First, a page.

If the international community desires to support the search for a just and equitable solution to the island's bloody conflict which will benefit all of the island's population, then an analysis of the root causes of the conflict is required. It is logical to start with a consideration of the historical background prior to colonization. We will then consider how the situation has evolved over the pre- and post-independence periods. This will be followed up by a description of the factors contributing to the conflict.

Two peoples colonized by Europeans
Historians have asserted that the ancestors of the present-day Tamils were the original inhabitants of the island (Williams 1950). Indigenous Tamil people have lived for more than 2,500 years in the northern and eastern parts of present-day Sri Lanka (north-east), known as the Tamil hereditary area. In precolonial days there was the Tamil Kingdom in the north-east (Jaffna) and two Sinhalese kingdoms in the south, called Kotte and Kandy. Drawings and maps from the time of the Greek explorer Ptolemy, and later from the period when the British came to the island, show how the areas of the Tamils and the Sinhalese were recorded separately from antiquity (Emerson 1859).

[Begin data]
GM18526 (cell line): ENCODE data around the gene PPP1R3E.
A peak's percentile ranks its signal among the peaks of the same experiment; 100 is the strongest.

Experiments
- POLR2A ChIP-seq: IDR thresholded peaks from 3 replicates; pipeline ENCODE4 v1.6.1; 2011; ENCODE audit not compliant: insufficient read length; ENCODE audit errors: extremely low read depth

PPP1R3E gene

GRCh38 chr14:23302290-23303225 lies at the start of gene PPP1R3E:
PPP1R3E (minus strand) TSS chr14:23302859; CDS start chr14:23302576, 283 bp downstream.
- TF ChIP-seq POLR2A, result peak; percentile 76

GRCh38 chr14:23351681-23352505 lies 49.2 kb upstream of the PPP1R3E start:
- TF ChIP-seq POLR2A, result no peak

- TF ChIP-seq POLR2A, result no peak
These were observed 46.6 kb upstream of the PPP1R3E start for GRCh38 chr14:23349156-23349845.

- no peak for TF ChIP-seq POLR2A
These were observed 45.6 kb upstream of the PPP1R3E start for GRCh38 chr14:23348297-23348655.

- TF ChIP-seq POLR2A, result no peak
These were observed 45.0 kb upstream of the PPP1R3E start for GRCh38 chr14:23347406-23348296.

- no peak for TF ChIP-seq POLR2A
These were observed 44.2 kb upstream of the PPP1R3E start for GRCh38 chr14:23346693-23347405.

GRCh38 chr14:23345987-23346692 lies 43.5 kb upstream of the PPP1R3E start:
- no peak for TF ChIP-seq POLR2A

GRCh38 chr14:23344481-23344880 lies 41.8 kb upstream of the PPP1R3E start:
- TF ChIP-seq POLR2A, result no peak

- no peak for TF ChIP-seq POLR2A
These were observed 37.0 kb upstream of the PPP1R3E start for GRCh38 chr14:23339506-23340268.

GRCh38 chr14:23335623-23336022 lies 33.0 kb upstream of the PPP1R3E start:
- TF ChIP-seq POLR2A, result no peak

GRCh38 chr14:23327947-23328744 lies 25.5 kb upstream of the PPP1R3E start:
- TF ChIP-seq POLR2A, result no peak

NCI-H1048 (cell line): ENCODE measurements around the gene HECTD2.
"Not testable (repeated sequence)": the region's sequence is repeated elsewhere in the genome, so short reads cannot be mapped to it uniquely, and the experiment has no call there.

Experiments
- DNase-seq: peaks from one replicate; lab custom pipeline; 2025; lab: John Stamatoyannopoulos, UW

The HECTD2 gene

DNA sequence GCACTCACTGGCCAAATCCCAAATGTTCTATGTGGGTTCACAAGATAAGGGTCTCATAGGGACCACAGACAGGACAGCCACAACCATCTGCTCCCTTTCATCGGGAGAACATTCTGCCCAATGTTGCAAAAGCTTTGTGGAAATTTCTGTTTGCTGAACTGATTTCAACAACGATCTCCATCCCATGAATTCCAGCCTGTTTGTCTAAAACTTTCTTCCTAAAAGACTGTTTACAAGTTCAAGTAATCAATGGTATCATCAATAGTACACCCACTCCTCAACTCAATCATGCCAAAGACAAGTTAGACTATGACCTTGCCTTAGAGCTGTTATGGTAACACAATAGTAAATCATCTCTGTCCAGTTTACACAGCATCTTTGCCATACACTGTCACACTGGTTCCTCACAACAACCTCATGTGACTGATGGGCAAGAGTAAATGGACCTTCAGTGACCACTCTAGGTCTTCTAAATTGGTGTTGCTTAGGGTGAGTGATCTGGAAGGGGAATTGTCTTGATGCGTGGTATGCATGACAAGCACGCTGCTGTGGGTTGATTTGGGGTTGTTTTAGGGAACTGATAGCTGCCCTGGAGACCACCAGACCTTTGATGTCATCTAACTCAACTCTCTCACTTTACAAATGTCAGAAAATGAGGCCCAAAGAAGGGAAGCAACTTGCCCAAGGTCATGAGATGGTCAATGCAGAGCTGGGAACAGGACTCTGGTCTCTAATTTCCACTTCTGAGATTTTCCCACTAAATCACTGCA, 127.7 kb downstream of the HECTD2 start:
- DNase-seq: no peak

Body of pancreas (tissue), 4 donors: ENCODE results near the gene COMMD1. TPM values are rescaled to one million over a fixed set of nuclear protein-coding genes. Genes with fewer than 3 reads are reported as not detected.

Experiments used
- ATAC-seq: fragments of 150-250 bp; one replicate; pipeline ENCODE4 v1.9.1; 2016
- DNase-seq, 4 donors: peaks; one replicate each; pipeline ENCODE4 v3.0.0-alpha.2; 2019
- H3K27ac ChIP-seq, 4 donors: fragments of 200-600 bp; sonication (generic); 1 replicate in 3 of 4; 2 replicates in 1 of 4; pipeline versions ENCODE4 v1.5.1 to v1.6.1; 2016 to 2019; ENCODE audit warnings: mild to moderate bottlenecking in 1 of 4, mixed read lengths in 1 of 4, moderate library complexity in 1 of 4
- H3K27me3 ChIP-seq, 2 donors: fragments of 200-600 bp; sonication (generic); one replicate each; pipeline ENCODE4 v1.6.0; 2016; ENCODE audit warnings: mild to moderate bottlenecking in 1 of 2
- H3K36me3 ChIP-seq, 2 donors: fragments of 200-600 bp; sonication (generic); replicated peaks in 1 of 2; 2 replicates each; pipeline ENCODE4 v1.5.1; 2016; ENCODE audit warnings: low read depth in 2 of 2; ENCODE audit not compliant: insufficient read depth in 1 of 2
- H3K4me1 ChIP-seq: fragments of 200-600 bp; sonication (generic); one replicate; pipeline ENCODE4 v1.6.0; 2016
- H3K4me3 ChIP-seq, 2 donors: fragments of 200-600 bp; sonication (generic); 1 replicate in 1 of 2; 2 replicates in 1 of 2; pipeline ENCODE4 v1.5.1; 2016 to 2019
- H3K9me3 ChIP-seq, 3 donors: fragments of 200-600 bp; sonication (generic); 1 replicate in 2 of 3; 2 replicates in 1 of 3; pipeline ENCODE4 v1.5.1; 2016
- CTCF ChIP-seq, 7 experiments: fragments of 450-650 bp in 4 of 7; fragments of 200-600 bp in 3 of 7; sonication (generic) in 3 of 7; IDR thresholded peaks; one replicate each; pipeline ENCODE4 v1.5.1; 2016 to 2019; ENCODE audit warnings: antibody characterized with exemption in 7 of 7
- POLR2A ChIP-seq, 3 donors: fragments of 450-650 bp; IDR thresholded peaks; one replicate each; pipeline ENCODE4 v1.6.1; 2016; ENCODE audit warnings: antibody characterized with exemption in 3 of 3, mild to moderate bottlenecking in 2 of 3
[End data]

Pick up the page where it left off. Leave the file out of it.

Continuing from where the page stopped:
The Tamils are predominantly Saivites (known as Hindus), whose religion and written language date back more than 2,500 years.[1] There are also Tamils who are Christians (converted from Saivism during the colonial era) and Muslims (through trade migration), sharing much of the Tamil culture, including the language. The highly acclaimed period of Sangham literature extended from 100 bc to ad 250, and is part of Tamil culture, which is immensely rich in art, literature, philosophy and history. The Sinhalese speak Sinhala, a language consisting fundamentally of Pali words, with many Sanskrit and Tamil loanwords. Historians agree that the Sinhalese community emerged after the assimilation of various ethnic groups in southern and western Sri Lanka, around 200 bc. The Sinhalese people are predominantly Buddhists but there are also Christians (Ponnambalam 1983).